Jim Simons doesn't look at leading the U.S. Open after three rounds as the most pressure-packed position in golf. When he built a two-stroke edge after 54 holes at Merion in 1971, he did it by playing one shot at a time and adding them up at the end of the day. Even in the long hours before the final round, he didn't dwell on the enormity of what lay ahead.
Simons was a 21-year-old amateur with a pug nose and bowl-cut mop of blond hair who for three days split Merion's exacting fairways, buzzed its wicker-basket pins with neatly clipped short irons, and maintained a smooth and aggressive putting stroke on its glassy greens. On Saturday, playing with Lee Trevino, he snapped off a startling 65 that thrust him into the spotlight. Rather than being unnerved at the prospect of becoming the first amateur to win the Open since John Goodman in 1933, Simons went to bed looking forward to playing on Sunday in the final pair with Jack Nicklaus.
"I was playing well, so my confidence was high," remembers Simons, now a stockbroker in West Palm Beach, Fla. "My concentration that week was the best of my entire career."
Simons might have been experiencing his own version of Open coma, but unfortunately, it didn't last through Sunday. After arising in their hotel room, he and his roommate, Lanny Wadkins, his Wake Forest golf teammate who would go on to finish 13th in the championship, maintained the offhand calm of warriors before battle as they readied themselves to leave for the course. For the occasion Simons put on a bright red golf shirt. Everything was fine until it was time to leave.
"Uh, Jim," said Wadkins, as casually as he could, "your shirt's on inside out."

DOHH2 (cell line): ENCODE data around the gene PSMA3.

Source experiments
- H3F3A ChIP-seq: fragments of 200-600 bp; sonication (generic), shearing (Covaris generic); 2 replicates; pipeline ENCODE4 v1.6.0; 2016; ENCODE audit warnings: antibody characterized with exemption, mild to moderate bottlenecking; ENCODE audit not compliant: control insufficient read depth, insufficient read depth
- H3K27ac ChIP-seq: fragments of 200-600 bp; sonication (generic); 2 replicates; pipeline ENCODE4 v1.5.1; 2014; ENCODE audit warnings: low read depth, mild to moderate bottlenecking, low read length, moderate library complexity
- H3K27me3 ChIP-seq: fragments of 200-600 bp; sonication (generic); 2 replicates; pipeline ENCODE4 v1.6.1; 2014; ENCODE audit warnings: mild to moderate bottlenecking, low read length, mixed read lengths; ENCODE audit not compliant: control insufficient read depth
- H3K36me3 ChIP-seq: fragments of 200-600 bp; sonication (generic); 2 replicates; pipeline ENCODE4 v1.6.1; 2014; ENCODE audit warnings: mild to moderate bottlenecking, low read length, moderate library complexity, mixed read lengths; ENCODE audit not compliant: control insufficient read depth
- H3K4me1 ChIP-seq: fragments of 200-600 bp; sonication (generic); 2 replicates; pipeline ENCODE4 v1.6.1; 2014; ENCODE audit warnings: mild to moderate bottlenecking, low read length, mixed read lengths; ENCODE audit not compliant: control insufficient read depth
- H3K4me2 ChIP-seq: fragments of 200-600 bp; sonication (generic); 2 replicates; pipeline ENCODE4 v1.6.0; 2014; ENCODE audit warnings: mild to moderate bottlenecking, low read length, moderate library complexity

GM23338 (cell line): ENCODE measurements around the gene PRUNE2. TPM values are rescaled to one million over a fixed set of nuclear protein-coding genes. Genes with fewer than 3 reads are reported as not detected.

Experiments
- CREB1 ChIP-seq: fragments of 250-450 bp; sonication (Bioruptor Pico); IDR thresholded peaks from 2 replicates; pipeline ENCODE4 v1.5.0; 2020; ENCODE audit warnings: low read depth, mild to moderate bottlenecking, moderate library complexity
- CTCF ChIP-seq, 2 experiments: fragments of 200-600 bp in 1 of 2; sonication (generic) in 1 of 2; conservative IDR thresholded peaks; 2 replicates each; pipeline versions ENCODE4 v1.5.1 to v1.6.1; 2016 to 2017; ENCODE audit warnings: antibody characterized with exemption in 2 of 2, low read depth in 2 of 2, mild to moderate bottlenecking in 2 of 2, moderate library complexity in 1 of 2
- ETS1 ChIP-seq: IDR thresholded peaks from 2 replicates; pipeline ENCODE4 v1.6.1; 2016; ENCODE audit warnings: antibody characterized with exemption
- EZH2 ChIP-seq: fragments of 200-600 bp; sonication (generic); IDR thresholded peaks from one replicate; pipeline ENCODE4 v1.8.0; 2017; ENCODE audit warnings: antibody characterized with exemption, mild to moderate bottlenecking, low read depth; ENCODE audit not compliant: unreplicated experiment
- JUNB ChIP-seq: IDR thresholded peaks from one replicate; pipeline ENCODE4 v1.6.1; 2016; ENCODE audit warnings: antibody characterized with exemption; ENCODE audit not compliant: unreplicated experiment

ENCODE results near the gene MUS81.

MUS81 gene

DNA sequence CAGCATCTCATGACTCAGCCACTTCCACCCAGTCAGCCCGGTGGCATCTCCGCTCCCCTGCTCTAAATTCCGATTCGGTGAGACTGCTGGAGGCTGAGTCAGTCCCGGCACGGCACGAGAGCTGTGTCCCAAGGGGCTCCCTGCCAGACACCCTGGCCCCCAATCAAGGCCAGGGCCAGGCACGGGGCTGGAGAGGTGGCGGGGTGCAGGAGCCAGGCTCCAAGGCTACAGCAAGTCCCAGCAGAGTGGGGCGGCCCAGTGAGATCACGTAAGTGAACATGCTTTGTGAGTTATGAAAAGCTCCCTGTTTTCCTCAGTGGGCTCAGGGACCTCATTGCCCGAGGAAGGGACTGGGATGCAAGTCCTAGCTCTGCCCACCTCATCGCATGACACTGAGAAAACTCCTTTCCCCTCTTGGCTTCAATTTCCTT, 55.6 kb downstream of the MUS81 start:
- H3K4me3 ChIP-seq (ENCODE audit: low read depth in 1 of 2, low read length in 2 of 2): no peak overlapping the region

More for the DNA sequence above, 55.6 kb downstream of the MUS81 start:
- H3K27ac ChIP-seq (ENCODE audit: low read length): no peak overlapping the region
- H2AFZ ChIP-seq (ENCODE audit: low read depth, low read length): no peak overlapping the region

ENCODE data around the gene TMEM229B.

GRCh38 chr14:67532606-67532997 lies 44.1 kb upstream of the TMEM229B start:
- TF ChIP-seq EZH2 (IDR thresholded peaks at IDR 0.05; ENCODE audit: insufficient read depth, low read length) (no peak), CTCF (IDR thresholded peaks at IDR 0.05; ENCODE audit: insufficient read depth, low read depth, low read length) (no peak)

Simons had to laugh, just as he laughs today when he remembers the scene. "As I pulled that shirt over my head, I remember thinking, This might be a tough day."
In fact, even for third-round leaders who possess the equanimity of Simons at Merion, Open Sunday is probably the toughest day in golf. Since 1965, the year the Open changed from having the final 36 holes played on Saturday to having the third round on Saturday and the fourth round on Sunday, Simons is one of the group of only 38 players who have ever led or shared the lead in the U.S. Open going into the final 18. When he shot 76 with four bogeys and a double bogey to finish tied for fifth—in the Open that will be remembered for the way Trevino defeated Nicklaus in an 18-hole playoff—he became one of the 26 leaders who fell short.
Of course, at every level of professional golf the task of starting the final day with a lead and converting it into a victory is anything but a given. In regular events on the PGA Tour from 1990 through 1994, leaders going into the final round won at a rate of less than 50% (87 of 183 times in 72-hole or 90-hole events).
There are plenty of reasons that leaders don't win more often—a hot putter can cool off, another player can heat up, Band-Aids and chewing gum can no longer hold together a broken swing. But the biggest factor in holding a lead is mental. Psychologically, a player who has to sleep on a lead has more to lose. If he wins, he was supposed to. If he loses, he blew it. That burden is so unbearable for some players that they actually prefer to go into a last round behind.
At the U.S. Open the potential for the polar extremes of glory and devastation intensifies the situation exponentially. Throw in the summer swelter of the traditional East Coast sites, the general congestion that ensues when a major championship is held on a venerable course, the torturously slow pace and the maddening demands of conditions contrived to severely punish small mistakes, and it's no wonder that the 54-hole lead of the U.S. Open is more resistant to victory than any other in golf.